Published daily by the Lowy Institute

Suu Kyi’s Myanmar, one year on

Myanmar's first year of (disciplined) democracy should not be written off. For all its faults, Suu Kyi's NLD government has made modest progress in some areas.

Photo: Getty Images/Bloomberg
Photo: Getty Images/Bloomberg
Published 27 Apr 2017 

Twelve months ago, Aung San Suu Kyi was appointed State Counsellor of Myanmar, becoming the de facto leader of the National League for Democracy (NLD) Government that swept to power in (relatively) free and fair elections in 2015. Over the past several weeks, both the government and Suu Kyi herself have been subject to searching reviews by Myanmar-watchers and other commentators.

To varying degrees, most have expressed disappointment with the NLD's performance during its first year in office. Even allowing for the unrealistically high expectations held both within and outside the country, the new government has failed to deliver on its promises. Foreign observers have been particularly critical of Suu Kyi's repeated refusal to intervene on behalf of the mostly stateless Muslim Rohingyas.

Since the publication of these reviews, a number of Suu Kyi's supporters and apologists for her government have leapt to the defence, arguing that it is too early to judge the new administration. They have pointed out the dreadful state of Myanmar when it took power. Some have also sought to deflect criticism of Suu Kyi to the armed forces (Tatmadaw), which they see as the root cause of all her problems.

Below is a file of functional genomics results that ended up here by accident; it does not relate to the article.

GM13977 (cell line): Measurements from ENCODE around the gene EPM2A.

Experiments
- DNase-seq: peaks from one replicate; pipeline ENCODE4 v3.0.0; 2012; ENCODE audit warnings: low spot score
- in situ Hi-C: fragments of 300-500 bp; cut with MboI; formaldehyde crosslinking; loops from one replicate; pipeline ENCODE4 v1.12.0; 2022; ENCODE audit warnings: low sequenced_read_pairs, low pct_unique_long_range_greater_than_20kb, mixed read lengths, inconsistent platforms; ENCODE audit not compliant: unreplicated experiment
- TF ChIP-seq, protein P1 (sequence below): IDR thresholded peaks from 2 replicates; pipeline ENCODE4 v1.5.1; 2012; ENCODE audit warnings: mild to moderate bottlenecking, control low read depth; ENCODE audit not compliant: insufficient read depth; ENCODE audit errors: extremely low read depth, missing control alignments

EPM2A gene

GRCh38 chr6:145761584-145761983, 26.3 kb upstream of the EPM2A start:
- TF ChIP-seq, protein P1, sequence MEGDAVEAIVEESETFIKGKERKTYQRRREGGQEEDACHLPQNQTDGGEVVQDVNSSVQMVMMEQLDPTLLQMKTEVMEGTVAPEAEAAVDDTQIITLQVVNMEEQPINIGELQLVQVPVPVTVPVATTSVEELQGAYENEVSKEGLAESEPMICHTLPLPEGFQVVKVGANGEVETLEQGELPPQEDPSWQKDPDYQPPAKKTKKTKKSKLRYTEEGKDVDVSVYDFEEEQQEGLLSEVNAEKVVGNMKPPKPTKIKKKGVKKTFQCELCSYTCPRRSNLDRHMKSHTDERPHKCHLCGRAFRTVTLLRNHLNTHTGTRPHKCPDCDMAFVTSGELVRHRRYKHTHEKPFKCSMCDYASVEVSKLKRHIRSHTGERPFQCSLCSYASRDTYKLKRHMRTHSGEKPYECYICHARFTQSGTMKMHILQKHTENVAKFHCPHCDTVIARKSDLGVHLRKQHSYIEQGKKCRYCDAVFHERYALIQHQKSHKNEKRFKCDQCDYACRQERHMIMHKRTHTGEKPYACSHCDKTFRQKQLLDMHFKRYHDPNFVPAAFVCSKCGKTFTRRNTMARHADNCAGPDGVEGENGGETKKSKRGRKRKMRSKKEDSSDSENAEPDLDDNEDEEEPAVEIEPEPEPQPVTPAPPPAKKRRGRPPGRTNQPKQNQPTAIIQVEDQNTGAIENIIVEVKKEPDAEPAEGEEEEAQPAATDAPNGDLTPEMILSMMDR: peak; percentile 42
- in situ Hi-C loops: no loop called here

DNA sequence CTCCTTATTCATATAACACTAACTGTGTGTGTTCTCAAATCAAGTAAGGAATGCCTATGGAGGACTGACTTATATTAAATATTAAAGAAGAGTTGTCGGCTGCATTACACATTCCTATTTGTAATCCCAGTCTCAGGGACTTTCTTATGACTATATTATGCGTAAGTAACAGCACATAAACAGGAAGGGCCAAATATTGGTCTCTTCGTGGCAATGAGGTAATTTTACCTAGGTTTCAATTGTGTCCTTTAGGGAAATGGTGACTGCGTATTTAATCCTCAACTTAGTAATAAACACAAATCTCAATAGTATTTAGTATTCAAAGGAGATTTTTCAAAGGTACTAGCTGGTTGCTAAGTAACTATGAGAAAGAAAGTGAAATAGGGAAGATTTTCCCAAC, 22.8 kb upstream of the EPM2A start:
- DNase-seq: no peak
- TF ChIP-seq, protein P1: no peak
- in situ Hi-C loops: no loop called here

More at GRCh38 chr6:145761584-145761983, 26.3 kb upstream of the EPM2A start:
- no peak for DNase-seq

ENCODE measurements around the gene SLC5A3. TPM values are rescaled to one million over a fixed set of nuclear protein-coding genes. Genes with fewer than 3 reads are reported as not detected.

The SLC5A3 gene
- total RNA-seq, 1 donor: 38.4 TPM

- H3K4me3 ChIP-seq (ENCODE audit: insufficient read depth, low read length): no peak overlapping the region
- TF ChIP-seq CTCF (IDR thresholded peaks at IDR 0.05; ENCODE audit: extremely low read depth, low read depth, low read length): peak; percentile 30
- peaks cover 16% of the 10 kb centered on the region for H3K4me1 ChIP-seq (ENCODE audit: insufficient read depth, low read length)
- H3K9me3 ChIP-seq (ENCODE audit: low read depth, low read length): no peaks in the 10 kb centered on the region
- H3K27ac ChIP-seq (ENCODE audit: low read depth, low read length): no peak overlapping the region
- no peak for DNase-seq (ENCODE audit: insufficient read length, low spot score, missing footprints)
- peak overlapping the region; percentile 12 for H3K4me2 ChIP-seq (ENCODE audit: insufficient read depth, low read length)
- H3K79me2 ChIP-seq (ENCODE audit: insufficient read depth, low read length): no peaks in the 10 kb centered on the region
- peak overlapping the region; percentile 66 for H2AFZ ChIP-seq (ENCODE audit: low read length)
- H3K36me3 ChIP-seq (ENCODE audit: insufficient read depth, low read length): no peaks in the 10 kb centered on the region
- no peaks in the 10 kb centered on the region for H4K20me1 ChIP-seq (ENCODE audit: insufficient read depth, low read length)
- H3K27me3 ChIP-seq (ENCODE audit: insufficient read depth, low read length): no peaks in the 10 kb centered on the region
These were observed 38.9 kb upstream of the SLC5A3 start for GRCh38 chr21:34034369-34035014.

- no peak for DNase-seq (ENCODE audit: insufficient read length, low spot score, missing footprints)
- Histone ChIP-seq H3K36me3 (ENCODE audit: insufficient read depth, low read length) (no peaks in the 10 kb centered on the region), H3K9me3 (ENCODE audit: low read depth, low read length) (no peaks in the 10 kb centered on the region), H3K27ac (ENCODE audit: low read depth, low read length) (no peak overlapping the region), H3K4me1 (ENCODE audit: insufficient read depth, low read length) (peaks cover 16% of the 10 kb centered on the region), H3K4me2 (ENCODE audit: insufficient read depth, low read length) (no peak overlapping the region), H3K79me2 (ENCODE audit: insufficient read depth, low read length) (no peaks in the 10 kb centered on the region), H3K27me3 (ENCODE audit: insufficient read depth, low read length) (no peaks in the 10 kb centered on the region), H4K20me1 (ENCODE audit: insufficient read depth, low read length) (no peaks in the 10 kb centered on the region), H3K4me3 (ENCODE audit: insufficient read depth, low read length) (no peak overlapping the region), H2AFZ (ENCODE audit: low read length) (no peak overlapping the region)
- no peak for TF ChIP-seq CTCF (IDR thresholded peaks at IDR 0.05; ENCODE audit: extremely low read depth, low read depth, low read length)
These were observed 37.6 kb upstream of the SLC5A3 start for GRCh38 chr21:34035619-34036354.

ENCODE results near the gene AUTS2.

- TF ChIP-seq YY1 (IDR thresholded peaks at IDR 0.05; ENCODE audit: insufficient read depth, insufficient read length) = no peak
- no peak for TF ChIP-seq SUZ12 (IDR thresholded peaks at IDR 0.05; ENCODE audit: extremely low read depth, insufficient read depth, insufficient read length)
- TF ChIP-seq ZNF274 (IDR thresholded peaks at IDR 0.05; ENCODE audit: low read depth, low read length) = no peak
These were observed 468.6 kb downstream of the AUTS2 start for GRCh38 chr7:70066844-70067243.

The NLD's defenders make some good points. However, before dismissing Suu Kyi's critics it is worth considering some of the issues that have been raised.

First, in 2016 Myanmar was suffering from more than 50 years of inept and self-serving military rule, which had left every portfolio of government apart from Defence begging for greater attention and more resources. President Thein Sein's government had taken tentative steps toward reform between 2011 and 2015, but he had only picked the low-hanging fruit and most critical issues had been left unresolved.

Second, the 2008 constitution gave the Tatmadaw a powerful role at the centre of government, with 25% of all seats in provincial and national assemblies reserved for serving military officers. Also, the armed forces directly controlled three key ministries: Home Affairs (which included the police force), Defence and Border Affairs. In all security matters, the Tatmadaw operated completely independently from the government.

Third, Suu Kyi inherited an economy that was responding to new regulations, inflows of foreign capital and increased aid. However, it was still in dire straits. As a percentage of GDP, the budget deficit had increased threefold over the last year of Thein Sein's administration. Poverty levels averaged 26% – in rural areas they were even higher. Myanmar also lacked infrastructure, a modern fiscal regime and a reliable legal system.

Fourth, as Robert Taylor recently pointed out, the NLD inherited a moribund bureaucracy stacked with former military officers and lacking in managerial expertise. After decades of a hierarchical command culture, there was no tradition of public servants taking initiative, challenging decisions or even reporting policy failures. All this made the consideration and implementation of new initiatives very difficult.

As if these problems were not enough, the NLD took over a country that was deeply divided by political, ethnic and religious conflicts, some of which dated back to colonial days. The national peace process had virtually collapsed as a result of mutual distrust, historical grievances, incompatible goals and fresh outbreaks of fighting. The widespread antagonism felt towards Muslims (Rohingyas in particular) was of international concern.